"Brexit" from the E.U., Women in Politics, College Admissions

"Brexit" from the E.U., Women in Politics, College Admissions

Top of Mind with Julie Rose

  • Feb 25, 2016 10:00 pm
  • 1:42:05 mins
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Brexit (1:02) Guest: Sir Michael Leigh, Senior Fellow at the German Marshall Fund of the United States and Former Senior Official at the European Commission Brexit—that’s what people are calling the vote scheduled for June 23 when British citizens will decide whether or not to remain part of the European Union. High profile leaders in the UK have begun lining up on both sides of the issue since the date was announced earlier this week. Including Prime Minister David Cameron campaigning to remain in the EU and London’s Mayor Boris Johnson backing the vote to leave.  Polls so far suggest the vote will go narrowly in favor of the UK staying in the EU. But the fact that this debate is happening at all poses serious questions about the long-term viability of the European Union.  Women in Politics 2016 (20:11) Guest: Kathleen Dolan, PhD, Professor and Chair of the Political Science Department at the University of Wisconsin-Milwaukee Unlike Germany, Britain, Brazil, India and a number of other democracies around the world, America has never had a female head of state. We also rank way down on the list when it comes to the percentage of national legislative seats held by women. Less than 20 percent of the US Congress and Senate is female. Look down the line to governors and state houses and the numbers are pretty similar there, too.  College Admissions (36:23) Guest: James C. Kaufman, PhD, Professor of Educational Psychology in the Neag School of Education at the University of Connecticut While high school seniors around the country are obsessively monitoring the mail for college acceptance letters, high school juniors are stressing about taking the standardized tests that mean so much to college admissions offices. There’s extra anxiety this year because a revamped SAT debuts next month that’s supposed to be a better gauge of what kids learned in high school and a little more similar to the ACT. But will the new SAT be any better at assessing intellectual curiosity or creativity? Spouse Porn Addiction (51:51) Guest: Jill Manning, PhD, Colorado Sexual Recovery Center Specialist The decision not to include pornography addiction as a mental illness in the last year’s updated diagnostic manual from the American Psychiatric Association fueled debate in the therapeutic community. Every Kid in a Park (1:10:15) Guest: Julia Washburn, Education Lead of the Every Kid in a Park Initiative The average kid in America spends 7 hours a day looking at a screen. The White House has a new program hoping to get some kids to put down the tablet or phone and focus on the world around them. It’s called the Every Kid in a Park Initiative. Families with fourth graders are able to receive a free pass allowing them access to federal lands and waters through the end of the summer. If you’re making plans for spring break or summer vacation, this might get you thinking about how to get those kids off their screens and into nature!  Foodies (1:23:18) Guest: Yann Cornil, PhD, Assistant Professor of Marketing at the University of British Columbia Sauder School of Business Research into epicureans who so intensely appreciate fine food discovered they are not more likely to be overweight. Rather, it’s the antagonistic relationship to food as a guilty pleasure we hate to admit but can’t resist—that’s the kind of eating likely to cause weight gain.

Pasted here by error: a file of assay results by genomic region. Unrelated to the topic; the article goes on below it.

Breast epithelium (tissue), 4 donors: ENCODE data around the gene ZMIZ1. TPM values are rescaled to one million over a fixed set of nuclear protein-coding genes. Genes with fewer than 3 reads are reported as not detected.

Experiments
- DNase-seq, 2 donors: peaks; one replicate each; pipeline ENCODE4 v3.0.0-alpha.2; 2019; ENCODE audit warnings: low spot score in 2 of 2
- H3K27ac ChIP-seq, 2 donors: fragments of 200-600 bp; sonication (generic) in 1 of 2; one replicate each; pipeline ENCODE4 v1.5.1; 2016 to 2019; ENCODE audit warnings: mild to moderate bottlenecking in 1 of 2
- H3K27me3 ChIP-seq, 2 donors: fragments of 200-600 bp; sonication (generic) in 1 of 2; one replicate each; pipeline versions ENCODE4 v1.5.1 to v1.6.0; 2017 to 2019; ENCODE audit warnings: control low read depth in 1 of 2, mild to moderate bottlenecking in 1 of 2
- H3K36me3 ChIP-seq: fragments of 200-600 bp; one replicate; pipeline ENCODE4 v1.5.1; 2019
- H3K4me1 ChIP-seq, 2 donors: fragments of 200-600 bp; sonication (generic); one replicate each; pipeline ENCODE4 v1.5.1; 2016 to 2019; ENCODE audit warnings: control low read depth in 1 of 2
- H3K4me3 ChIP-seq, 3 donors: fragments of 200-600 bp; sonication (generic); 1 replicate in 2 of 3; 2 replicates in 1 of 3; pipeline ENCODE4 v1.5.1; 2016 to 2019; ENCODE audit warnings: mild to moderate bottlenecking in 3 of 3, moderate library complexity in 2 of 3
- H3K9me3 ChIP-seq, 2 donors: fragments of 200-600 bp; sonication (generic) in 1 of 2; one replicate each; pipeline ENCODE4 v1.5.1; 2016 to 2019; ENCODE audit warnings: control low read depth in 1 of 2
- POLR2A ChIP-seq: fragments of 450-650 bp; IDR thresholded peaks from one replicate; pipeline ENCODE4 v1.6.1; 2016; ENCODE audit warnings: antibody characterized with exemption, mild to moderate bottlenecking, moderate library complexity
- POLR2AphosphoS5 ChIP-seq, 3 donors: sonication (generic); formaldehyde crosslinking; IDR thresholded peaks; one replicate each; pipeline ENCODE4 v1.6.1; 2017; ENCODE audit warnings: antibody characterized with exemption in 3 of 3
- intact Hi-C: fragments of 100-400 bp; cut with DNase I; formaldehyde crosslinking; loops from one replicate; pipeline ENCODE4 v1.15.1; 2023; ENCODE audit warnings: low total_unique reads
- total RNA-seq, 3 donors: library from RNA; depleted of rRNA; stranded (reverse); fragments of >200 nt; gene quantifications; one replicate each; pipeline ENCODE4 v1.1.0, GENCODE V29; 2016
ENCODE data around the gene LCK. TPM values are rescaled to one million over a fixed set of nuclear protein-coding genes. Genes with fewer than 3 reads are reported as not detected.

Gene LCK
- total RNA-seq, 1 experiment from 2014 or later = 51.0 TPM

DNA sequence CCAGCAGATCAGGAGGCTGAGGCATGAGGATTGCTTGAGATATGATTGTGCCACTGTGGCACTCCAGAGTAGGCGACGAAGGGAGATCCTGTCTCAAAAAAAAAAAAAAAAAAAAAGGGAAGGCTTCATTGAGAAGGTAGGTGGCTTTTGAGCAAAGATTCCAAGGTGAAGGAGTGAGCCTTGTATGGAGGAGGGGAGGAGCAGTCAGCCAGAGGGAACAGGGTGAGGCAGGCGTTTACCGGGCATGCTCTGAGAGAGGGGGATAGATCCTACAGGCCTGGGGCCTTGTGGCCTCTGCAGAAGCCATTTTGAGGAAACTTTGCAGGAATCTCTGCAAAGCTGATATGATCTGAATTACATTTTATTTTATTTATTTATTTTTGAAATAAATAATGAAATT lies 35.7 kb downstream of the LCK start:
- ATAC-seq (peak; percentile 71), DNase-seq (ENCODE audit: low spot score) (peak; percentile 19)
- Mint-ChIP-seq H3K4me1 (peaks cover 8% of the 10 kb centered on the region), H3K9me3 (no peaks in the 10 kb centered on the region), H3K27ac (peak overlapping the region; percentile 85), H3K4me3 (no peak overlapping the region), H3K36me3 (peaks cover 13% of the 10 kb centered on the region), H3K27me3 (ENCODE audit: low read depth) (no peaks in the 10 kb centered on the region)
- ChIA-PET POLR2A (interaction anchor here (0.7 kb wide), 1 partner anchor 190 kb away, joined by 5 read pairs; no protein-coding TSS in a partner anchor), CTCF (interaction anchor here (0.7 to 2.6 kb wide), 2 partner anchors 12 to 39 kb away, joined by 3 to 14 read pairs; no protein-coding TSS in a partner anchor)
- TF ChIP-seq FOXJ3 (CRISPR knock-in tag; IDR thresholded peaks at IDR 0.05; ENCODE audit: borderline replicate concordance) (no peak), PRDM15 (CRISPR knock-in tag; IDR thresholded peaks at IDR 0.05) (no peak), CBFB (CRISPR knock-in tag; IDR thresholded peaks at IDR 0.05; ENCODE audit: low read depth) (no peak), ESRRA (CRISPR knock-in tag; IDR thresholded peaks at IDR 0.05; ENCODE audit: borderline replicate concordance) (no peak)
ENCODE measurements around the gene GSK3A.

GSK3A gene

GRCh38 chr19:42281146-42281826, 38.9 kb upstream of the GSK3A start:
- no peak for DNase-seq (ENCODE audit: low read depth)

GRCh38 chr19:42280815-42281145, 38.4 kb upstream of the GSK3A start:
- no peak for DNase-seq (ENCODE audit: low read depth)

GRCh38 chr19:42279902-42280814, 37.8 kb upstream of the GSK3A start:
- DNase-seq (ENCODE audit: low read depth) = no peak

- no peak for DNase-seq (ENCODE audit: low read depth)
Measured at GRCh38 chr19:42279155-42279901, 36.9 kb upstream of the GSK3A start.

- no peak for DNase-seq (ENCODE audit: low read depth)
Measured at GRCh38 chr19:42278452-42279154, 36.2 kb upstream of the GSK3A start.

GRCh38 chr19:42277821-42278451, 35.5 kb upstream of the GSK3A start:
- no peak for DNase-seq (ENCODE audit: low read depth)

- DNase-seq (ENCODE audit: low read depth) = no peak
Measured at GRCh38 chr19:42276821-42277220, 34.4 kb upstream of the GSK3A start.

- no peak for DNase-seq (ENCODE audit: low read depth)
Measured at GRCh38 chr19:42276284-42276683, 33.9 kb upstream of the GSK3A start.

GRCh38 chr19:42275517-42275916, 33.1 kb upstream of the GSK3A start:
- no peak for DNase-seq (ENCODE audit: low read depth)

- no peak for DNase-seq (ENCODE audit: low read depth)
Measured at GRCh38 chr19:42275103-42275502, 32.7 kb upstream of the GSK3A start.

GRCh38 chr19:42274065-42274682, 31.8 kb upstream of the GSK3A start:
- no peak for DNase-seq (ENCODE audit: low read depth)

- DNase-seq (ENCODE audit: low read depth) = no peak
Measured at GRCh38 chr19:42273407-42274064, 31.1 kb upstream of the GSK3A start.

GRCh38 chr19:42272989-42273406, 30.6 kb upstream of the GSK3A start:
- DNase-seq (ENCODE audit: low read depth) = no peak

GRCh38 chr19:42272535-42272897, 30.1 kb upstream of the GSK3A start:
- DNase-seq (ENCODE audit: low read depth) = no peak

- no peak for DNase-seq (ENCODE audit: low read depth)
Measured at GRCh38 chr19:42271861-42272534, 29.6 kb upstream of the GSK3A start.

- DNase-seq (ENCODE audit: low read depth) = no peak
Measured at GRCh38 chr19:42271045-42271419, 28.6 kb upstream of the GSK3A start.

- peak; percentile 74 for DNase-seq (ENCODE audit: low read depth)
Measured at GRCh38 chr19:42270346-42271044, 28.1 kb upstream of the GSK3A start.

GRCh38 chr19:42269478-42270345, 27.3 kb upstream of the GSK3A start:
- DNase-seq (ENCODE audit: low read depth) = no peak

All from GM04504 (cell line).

Episode Segments

Brexit

19m

Guest: Sir Michael Leigh, Senior Fellow at the German Marshall Fund of the United States and Former Senior Official at the European Commission Brexit—that’s what people are calling the vote scheduled for June 23 when British citizens will decide whether or not to remain part of the European Union. High profile leaders in the UK have begun lining up on both sides of the issue since the date was announced earlier this week. Including Prime Minister David Cameron campaigning to remain in the EU and London’s Mayor Boris Johnson backing the vote to leave.  Polls so far suggest the vote will go narrowly in favor of the UK staying in the EU. But the fact that this debate is happening at all poses serious questions about the long-term viability of the European Union.

Guest: Sir Michael Leigh, Senior Fellow at the German Marshall Fund of the United States and Former Senior Official at the European Commission Brexit—that’s what people are calling the vote scheduled for June 23 when British citizens will decide whether or not to remain part of the European Union. High profile leaders in the UK have begun lining up on both sides of the issue since the date was announced earlier this week. Including Prime Minister David Cameron campaigning to remain in the EU and London’s Mayor Boris Johnson backing the vote to leave.  Polls so far suggest the vote will go narrowly in favor of the UK staying in the EU. But the fact that this debate is happening at all poses serious questions about the long-term viability of the European Union.